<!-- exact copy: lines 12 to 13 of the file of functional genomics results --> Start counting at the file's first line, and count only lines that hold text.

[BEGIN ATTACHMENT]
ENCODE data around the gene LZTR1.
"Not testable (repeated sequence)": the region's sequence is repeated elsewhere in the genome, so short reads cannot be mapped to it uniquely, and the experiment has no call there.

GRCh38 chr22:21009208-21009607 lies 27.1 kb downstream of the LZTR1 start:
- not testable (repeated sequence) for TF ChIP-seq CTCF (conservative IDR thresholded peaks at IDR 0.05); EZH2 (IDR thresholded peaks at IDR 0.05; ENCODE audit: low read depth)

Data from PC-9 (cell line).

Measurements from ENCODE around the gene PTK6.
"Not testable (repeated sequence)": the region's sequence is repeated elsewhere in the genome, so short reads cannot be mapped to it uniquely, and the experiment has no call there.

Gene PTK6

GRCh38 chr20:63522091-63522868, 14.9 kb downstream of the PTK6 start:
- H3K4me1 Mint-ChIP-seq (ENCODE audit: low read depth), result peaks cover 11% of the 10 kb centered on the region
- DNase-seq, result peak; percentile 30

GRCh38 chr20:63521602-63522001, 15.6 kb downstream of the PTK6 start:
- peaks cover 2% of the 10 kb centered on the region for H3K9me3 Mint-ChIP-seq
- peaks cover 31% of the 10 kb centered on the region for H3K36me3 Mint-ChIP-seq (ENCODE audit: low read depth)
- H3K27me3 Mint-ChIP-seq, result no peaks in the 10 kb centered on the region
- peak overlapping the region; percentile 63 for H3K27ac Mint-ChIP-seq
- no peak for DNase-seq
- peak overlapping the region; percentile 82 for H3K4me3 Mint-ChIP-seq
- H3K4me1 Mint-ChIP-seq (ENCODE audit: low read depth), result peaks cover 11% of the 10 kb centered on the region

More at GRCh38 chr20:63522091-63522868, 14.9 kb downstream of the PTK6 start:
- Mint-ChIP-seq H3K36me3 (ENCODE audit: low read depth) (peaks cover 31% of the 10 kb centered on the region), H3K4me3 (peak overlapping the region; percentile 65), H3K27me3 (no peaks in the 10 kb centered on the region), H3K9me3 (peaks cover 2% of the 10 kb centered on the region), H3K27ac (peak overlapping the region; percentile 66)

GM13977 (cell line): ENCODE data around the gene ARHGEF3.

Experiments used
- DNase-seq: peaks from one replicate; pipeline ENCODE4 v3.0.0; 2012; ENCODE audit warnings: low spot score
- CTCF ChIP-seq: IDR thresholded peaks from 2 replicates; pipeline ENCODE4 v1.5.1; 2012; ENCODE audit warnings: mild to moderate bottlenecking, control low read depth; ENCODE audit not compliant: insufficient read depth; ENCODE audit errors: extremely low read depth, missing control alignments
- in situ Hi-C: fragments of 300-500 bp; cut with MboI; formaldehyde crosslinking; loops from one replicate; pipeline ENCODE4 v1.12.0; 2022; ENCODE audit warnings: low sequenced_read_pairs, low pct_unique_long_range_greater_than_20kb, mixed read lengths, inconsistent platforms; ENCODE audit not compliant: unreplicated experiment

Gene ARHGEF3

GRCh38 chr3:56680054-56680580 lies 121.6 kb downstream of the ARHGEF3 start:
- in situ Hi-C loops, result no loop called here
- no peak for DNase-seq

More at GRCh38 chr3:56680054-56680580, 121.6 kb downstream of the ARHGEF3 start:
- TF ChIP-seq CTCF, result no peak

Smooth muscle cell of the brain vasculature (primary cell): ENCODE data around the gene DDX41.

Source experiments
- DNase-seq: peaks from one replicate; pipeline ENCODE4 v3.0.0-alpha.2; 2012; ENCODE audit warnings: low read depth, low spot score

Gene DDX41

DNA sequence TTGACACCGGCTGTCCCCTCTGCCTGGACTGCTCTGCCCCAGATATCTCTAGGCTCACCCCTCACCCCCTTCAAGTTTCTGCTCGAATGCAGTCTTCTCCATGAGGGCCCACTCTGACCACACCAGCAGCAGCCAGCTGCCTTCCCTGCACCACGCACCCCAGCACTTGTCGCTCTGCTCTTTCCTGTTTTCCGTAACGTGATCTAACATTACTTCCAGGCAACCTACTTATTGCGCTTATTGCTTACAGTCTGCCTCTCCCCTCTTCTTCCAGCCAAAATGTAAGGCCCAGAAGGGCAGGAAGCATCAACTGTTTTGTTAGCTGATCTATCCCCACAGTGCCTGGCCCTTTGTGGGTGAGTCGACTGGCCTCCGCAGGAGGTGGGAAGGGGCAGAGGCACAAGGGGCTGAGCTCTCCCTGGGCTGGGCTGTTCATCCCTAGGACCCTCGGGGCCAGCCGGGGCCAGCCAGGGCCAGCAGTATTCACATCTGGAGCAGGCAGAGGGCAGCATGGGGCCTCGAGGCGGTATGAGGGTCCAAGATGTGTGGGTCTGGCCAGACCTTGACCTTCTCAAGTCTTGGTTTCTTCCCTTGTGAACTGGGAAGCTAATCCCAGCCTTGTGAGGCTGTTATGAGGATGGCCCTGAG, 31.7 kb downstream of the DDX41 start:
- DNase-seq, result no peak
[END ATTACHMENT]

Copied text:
GRCh38 chr20:63521602-63522001, 15.6 kb downstream of the PTK6 start:
- peaks cover 2% of the 10 kb centered on the region for H3K9me3 Mint-ChIP-seq